Mythology always fascinated me.
In fact, one of the better general education courses that I took was an introduction to comparative mythology, and I found it to be one of those classes that has stuck with my long after my degree was completed. (Part of this had to do with the fact that the professor was an AMAZING Iranian atheist, but that story is for another time.)
Through the ages, myths have been used to describe the unknown; a way to address the hows and whys of the world long before science was capable of giving us the answers…stories of creation, the gods, nature, and the cycle of life.
Myths also provide us with stories of heroes, and the common thread of the Hero’s Journey, as described by Joseph Campbell and others, can be seen in numerous different cultures all over the world. Interestingly, these similarities appear in cultures completely independently of one another, suggesting that these elements of the journey could be latent desires in all of us.
Though the elements of the “hero’s journey” differ depending on the scholar your are studying, all of these myths share a few common themes*:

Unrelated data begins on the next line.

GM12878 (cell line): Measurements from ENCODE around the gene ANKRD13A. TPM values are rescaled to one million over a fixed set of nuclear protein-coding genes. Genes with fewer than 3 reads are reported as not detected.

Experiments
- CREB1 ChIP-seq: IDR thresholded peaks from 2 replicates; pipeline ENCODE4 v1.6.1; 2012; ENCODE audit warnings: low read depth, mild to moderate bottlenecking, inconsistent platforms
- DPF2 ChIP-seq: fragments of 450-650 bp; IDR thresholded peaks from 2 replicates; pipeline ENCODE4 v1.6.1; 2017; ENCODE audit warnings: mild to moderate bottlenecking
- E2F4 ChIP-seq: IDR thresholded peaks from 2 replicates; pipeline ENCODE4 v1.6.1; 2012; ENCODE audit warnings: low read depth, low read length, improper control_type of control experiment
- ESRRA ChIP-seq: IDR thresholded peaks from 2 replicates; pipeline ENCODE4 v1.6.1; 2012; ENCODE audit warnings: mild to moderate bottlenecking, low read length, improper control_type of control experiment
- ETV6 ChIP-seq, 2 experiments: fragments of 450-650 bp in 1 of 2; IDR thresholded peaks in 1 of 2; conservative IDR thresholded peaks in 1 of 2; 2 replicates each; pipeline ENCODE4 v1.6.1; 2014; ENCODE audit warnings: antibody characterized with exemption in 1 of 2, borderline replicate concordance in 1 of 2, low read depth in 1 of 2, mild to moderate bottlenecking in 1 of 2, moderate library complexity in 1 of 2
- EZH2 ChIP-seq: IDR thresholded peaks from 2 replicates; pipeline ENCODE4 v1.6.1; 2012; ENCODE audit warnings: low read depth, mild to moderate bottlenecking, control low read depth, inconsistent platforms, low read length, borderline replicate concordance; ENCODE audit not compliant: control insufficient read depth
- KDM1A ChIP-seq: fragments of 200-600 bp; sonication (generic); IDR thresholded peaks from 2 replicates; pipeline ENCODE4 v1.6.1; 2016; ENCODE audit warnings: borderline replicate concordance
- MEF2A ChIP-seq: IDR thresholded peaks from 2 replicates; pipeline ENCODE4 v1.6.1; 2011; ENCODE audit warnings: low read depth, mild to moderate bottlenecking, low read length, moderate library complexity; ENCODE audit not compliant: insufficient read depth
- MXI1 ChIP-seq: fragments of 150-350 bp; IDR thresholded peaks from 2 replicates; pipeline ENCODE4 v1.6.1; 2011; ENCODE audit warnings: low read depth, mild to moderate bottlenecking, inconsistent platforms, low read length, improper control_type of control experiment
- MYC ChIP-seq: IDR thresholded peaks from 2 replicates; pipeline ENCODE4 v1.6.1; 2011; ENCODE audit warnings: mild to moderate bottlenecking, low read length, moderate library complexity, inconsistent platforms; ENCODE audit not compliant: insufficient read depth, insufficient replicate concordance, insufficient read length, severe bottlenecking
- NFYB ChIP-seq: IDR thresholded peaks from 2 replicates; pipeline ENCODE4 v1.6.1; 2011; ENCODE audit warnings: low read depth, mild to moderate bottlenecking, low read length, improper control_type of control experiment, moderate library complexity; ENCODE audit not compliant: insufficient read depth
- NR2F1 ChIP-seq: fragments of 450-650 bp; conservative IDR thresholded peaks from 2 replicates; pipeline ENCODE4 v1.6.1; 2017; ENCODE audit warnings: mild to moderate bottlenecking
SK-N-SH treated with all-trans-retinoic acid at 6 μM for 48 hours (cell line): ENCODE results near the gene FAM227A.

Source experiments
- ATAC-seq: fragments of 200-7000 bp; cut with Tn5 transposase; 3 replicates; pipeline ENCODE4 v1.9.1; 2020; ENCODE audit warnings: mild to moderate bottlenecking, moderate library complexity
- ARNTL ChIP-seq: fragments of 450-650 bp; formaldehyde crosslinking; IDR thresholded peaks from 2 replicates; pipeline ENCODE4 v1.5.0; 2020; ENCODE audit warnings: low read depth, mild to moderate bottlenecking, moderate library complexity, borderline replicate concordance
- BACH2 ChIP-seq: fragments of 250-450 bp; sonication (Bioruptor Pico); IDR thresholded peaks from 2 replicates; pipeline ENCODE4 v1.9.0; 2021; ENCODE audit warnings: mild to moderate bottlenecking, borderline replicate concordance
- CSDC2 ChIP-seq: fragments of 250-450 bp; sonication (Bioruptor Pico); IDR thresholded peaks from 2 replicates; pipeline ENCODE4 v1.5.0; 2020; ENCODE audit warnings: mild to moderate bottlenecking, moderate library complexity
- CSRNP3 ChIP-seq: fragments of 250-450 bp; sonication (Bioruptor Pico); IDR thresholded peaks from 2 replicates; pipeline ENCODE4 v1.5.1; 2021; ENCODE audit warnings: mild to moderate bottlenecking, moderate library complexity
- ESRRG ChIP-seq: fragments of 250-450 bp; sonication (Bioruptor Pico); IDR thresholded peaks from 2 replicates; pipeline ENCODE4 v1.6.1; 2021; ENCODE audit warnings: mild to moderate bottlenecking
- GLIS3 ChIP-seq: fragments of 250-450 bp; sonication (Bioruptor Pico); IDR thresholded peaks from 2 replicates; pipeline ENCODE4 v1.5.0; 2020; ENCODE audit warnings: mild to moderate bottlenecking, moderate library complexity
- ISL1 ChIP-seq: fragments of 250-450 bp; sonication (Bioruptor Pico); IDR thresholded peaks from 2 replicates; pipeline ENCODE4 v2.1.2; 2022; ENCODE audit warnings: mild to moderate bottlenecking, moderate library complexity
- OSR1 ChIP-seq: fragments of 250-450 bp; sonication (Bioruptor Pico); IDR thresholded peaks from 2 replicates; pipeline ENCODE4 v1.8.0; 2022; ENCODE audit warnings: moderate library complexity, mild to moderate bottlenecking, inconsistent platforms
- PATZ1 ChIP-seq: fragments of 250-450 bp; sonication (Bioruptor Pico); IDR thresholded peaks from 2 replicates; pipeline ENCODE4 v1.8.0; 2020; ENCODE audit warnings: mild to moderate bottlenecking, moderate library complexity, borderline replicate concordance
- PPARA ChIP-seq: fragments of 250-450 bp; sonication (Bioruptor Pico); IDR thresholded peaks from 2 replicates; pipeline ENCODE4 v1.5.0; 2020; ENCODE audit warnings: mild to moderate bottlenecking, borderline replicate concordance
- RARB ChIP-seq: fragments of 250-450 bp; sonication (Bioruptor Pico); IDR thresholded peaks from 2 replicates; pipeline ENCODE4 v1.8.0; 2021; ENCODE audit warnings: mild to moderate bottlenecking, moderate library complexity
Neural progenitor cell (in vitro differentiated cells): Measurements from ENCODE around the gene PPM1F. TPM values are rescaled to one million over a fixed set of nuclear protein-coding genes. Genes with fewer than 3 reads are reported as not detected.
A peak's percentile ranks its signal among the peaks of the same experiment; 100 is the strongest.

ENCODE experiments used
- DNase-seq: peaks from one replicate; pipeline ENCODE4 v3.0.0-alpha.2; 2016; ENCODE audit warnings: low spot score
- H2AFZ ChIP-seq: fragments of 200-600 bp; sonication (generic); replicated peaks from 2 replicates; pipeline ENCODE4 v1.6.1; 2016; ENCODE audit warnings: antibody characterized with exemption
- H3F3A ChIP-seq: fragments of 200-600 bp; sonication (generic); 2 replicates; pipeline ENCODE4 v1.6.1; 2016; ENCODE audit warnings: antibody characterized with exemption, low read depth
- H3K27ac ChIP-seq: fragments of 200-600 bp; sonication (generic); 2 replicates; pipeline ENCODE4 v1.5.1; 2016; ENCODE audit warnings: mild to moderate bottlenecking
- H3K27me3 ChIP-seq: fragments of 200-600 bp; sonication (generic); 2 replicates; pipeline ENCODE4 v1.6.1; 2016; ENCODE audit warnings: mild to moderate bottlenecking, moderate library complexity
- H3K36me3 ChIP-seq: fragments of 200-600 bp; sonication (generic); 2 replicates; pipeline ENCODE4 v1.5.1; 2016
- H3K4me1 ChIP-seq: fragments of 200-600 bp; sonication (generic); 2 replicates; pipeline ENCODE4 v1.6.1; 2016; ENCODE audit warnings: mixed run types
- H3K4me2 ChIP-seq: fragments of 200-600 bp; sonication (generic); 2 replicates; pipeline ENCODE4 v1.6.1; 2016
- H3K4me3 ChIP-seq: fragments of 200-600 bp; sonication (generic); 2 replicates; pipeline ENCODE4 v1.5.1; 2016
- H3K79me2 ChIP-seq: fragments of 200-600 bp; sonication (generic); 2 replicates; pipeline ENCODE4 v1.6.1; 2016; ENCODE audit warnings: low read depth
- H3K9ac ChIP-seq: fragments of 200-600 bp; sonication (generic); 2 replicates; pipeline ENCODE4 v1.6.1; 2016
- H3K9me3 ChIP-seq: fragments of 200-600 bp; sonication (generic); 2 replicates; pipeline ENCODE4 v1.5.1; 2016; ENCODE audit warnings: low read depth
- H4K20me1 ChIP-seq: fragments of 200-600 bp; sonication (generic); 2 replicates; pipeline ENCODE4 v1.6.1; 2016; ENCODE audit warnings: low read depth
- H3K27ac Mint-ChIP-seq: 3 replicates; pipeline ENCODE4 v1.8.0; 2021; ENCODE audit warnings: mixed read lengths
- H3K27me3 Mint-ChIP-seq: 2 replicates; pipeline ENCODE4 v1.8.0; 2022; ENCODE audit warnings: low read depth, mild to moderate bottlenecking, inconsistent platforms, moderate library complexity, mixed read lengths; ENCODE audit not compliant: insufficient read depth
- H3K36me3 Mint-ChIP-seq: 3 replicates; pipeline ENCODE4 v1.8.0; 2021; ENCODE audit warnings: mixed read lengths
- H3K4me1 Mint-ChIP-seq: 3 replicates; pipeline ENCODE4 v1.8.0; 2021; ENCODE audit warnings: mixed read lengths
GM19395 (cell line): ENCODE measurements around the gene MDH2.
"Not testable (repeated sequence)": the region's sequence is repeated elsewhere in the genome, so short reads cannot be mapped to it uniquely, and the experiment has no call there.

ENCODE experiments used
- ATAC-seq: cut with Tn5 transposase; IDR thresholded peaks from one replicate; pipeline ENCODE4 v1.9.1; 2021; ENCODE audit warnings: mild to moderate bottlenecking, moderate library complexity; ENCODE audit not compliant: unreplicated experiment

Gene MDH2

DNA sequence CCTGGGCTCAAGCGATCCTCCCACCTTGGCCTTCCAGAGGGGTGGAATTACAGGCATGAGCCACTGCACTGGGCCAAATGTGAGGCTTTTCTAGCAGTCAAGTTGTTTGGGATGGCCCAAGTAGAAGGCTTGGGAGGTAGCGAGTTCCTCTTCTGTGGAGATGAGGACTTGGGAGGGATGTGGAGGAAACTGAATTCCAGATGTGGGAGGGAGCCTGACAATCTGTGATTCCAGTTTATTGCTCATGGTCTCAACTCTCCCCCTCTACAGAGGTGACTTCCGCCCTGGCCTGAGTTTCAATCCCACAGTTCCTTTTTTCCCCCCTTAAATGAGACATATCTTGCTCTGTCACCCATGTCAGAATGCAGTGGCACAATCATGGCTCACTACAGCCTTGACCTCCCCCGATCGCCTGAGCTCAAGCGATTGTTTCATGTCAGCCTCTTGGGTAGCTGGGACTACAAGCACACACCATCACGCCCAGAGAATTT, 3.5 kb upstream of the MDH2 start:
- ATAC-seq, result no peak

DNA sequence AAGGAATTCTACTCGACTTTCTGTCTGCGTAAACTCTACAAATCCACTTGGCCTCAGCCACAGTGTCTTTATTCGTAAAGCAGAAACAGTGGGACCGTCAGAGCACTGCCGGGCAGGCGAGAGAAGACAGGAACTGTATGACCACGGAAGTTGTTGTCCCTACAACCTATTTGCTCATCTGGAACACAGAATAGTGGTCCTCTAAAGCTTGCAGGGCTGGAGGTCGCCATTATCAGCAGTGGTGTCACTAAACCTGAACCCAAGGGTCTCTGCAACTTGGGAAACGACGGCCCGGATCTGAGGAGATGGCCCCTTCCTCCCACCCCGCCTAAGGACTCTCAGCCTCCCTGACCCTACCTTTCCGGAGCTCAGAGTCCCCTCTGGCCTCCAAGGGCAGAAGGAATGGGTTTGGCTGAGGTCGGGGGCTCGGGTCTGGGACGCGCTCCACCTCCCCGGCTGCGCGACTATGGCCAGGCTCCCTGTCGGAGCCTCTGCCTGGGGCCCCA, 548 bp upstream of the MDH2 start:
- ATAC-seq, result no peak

The hero is called to adventure…and, often, resists. As well, the hero often is aided by a mentor, who will prepare them for the journey at hand.
The hero is tested. This involves numerous trials and tribulations, and often culminates in a “death” and “rebirth”. This is either literal or figurative, depending on the myth being discussed.
Here, the hero returns to the “real world”, often quite reluctantly, with the wisdom, knowledge, and master gained during the adventure.
Does this sound familiar?!
The truth is, we all are heroes, in one way or another. At some point we are all called into the real world, where we will be faced with trials, hardships and struggle. The hero’s journey is a manifestation of OUR journeys.
Mythology provides for explanation and entertainment, but, more importantly, mythological stories pave the way for introspection by leading us to ask:
“What is MY story?”
So, with that being said…
What is it you are currently struggling with, and how will that help you when you return from where you came? How can you see through your struggles as learning experiences that will aid you in the future and lead you to mastery?
Are you currently feeling the call to adventure, but actively resisting Why? What is holding you back? What are you afraid of?
Who can help you take that first step?
What is YOUR story?
*(NOTE: If you are a Star Wars fan, you will clearly see the elements of the Hero’s Journey, as George Lucas consulted EXTENSIVELY with Joseph Campbell during its creation.)